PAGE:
Absent members afterwards signed as they came in, and it bears the names of some who were not chosen members of Congress until after the 4th of July.

We must be unanimous,” said Hancock; “there must be no pulling different ways; we must all hang together.” “Yes.” replied Franklin, “we must indeed all hang together, or most assuredly we shall all hang separately.

On the 9th of July Washington caused the Declaration to be read at the head of each brigade of the army, “The General hopes,” he said in his orders, “that this important event will serve as a fresh incentive to every officer and soldier to act with fidelity, as knowing that now the peace and safety of the country depend, under God, solely on the success of our arms, and that he is now in the service of a State possessed of sufficient power to reward his merit and advance him to the highest honors of a free country.

The people of the City of New York not only indulged themselves in the usual demonstrations of joy by the ringing of bells and the like, but also concluded that the leaden statue of his Majesty, George the Third, in the Bowling Green, might now be turned to good account. They therefore pulled down the statue, and the lead was run into bullets for the good cause.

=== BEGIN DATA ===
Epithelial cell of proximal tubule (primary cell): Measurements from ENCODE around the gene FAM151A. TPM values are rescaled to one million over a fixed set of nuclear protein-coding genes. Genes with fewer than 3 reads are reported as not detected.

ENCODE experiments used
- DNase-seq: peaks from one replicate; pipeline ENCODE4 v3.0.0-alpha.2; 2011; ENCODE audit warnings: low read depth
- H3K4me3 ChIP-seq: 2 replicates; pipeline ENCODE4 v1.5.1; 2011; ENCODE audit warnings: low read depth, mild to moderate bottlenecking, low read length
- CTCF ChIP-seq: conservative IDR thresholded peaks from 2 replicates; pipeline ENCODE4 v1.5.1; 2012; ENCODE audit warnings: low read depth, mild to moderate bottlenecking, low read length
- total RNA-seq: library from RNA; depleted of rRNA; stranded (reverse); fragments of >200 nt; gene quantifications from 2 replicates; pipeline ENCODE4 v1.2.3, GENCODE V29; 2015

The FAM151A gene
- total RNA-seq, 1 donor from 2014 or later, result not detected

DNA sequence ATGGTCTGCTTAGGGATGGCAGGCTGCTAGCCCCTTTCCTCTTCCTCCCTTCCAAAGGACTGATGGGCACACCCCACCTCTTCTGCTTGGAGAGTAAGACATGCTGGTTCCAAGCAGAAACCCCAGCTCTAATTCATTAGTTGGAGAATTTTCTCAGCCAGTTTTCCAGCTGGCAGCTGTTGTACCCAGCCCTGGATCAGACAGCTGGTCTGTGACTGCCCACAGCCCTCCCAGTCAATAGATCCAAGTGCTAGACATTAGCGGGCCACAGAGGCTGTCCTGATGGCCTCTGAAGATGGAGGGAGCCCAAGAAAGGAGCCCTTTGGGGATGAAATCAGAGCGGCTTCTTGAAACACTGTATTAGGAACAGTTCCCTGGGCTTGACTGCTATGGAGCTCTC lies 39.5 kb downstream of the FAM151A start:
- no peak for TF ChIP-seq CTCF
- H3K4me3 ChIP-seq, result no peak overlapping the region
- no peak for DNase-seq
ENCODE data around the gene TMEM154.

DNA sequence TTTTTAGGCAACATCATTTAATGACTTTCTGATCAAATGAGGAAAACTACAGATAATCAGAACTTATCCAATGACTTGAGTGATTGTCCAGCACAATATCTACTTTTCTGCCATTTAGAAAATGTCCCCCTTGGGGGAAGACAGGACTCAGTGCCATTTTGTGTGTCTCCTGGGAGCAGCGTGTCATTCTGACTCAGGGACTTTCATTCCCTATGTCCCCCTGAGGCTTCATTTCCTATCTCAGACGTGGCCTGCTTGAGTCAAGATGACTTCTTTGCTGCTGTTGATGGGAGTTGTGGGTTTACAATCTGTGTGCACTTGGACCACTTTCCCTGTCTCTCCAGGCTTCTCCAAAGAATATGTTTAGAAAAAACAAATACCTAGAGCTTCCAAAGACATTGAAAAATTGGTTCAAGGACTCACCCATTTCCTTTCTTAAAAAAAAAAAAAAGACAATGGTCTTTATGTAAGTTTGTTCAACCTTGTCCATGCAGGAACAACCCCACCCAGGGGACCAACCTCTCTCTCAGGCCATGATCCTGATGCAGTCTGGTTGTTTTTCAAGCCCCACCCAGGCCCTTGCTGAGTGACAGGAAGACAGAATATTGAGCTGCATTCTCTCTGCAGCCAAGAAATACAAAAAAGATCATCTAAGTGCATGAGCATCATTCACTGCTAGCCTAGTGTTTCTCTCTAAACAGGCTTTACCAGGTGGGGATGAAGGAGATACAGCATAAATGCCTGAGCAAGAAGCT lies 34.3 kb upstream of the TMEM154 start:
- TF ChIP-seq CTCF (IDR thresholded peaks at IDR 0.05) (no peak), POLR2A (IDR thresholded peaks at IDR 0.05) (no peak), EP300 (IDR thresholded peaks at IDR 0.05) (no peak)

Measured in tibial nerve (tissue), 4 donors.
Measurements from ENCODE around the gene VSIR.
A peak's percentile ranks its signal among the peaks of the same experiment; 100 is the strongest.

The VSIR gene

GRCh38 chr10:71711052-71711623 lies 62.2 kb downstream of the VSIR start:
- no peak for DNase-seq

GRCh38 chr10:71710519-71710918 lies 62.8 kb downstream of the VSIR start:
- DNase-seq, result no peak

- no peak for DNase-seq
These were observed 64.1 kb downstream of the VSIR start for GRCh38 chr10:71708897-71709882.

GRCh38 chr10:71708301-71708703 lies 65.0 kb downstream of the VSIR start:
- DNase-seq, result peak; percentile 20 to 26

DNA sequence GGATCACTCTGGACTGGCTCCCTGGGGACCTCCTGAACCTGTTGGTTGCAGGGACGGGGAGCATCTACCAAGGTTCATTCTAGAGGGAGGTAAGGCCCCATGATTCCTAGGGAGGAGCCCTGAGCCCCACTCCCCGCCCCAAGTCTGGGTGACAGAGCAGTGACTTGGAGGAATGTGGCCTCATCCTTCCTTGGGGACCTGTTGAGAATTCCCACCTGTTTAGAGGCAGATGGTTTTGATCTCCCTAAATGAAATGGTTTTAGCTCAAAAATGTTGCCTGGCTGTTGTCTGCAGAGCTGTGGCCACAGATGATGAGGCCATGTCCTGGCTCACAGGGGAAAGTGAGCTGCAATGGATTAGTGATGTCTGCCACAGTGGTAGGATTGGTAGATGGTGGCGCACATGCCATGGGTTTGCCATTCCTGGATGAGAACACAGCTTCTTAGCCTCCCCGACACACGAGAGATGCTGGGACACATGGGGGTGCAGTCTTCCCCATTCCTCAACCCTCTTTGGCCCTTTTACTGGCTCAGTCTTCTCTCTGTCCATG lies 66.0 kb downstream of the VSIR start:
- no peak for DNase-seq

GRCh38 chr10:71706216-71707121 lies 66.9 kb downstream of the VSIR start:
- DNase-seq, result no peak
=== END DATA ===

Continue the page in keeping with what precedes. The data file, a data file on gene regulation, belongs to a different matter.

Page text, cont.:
Everywhere throughout the country the Declaration was hailed with joy. Processions were formed, bells were rung, cannon fired, orations delivered, and in every practicable way the popular approbation was manifested.

The causes which led to the Revolutionary War are sufficiently set forth in the Declaration of Independence, which has just been read in your hearing, and therefore need no elaboration. The result of the conflict is stated in the treaty of peace—1783— in which his Majesty the King of Great Britain acknowledges the American Colonies as free, sovereign, and independent States; “treats with them as such for himself, his heirs, and successors, and relinquishes all claims to the Government, proprietary and territorial rights of the same, and any part thereof.” After coming through the night of the Revolution,

“Our ancestors, with Joy, beheld’  the rays of freedom pour
O’er every nation, race, and clime—on every sea and shore;
Such glories as the patriarch viewed, when, ‘mid the darkest skies,
He saw, above a ruined world, the bow of promise rise.”